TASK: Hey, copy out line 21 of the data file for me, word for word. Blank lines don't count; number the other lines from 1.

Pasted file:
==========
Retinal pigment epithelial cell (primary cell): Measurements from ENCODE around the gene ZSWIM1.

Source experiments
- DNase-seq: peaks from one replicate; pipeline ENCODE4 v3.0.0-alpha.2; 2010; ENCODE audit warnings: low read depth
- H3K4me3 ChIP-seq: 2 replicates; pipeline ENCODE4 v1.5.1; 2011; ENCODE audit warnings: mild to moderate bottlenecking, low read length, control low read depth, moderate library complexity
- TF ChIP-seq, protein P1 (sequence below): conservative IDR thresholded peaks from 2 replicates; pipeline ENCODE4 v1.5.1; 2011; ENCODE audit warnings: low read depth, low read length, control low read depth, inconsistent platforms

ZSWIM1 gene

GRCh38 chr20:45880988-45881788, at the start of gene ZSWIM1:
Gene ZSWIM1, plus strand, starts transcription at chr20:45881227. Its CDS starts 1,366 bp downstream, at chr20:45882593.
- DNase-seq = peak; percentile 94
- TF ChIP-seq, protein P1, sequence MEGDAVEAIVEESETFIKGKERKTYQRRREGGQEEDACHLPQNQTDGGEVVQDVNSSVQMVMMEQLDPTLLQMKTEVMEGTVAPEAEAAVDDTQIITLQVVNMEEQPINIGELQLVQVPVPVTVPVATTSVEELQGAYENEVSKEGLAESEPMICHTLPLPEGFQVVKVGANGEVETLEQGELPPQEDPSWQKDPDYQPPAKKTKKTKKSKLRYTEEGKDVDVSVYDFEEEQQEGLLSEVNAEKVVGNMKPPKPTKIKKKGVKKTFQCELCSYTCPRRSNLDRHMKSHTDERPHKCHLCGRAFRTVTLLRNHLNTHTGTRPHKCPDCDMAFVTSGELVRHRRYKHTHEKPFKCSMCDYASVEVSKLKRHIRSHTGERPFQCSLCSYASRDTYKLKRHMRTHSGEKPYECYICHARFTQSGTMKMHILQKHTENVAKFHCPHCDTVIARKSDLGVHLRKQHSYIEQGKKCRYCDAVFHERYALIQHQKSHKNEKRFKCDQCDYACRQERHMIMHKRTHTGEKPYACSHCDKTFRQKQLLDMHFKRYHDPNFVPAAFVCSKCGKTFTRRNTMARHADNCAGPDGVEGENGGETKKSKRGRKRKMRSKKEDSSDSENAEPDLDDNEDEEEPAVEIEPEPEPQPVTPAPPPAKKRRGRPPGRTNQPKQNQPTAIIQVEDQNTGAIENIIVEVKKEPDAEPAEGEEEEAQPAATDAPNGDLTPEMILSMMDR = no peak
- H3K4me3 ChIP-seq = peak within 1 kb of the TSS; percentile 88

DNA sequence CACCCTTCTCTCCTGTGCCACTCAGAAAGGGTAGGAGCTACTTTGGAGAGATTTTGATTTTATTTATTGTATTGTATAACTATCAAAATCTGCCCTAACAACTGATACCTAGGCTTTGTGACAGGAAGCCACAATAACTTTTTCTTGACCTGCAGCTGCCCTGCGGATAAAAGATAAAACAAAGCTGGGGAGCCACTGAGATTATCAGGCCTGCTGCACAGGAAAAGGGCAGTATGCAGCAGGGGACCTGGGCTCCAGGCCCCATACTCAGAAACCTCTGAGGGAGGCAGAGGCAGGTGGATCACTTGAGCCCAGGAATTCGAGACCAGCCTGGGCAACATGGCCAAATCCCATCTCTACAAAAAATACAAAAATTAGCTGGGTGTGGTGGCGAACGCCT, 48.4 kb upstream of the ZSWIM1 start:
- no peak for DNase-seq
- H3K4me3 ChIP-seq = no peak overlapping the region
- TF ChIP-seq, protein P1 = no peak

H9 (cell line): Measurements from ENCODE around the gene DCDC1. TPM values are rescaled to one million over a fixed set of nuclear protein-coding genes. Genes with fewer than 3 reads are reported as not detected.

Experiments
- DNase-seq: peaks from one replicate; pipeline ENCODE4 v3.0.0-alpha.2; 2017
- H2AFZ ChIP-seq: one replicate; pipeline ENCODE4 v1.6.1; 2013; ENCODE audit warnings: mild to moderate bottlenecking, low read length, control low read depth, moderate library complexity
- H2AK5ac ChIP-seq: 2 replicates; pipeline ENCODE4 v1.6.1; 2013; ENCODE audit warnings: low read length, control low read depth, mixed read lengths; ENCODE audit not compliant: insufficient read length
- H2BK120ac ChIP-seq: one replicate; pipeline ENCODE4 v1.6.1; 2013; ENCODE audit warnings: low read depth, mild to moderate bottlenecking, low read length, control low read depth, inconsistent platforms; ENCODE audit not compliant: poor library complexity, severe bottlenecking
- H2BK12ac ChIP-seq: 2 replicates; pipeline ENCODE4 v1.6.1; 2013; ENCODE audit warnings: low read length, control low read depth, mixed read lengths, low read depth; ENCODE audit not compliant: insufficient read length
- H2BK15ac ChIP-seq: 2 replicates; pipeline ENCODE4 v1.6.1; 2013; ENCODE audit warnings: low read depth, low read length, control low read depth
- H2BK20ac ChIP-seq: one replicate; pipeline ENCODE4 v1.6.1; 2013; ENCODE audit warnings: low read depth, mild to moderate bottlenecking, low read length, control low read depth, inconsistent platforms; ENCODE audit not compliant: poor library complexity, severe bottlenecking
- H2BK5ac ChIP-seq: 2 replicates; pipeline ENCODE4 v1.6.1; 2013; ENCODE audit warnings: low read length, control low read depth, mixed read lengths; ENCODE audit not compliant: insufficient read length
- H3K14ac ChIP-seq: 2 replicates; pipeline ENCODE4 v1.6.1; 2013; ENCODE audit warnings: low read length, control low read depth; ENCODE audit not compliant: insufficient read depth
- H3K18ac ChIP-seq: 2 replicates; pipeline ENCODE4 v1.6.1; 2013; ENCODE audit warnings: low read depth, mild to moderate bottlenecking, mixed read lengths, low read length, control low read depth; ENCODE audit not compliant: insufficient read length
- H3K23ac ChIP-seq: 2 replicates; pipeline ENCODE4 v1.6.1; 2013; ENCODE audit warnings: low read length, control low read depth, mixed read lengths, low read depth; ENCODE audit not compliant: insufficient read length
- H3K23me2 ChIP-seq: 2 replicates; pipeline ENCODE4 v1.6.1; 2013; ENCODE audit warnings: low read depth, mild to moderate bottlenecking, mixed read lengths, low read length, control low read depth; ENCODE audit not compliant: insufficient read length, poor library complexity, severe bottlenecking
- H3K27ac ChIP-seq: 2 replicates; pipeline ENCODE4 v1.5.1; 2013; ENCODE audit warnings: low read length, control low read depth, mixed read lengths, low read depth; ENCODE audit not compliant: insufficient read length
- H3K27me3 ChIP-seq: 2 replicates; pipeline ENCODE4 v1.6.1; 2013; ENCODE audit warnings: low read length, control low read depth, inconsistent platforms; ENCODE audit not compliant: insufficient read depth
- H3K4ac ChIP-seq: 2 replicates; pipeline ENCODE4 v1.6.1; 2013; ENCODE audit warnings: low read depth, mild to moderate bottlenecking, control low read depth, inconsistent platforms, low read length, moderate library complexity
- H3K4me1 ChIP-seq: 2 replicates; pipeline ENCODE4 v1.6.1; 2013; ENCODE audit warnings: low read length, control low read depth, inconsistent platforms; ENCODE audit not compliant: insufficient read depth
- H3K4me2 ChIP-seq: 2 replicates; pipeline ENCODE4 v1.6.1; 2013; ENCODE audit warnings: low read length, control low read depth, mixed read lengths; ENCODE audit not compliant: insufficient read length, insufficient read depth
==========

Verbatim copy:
- H2BK120ac ChIP-seq: one replicate; pipeline ENCODE4 v1.6.1; 2013; ENCODE audit warnings: low read depth, mild to moderate bottlenecking, low read length, control low read depth, inconsistent platforms; ENCODE audit not compliant: poor library complexity, severe bottlenecking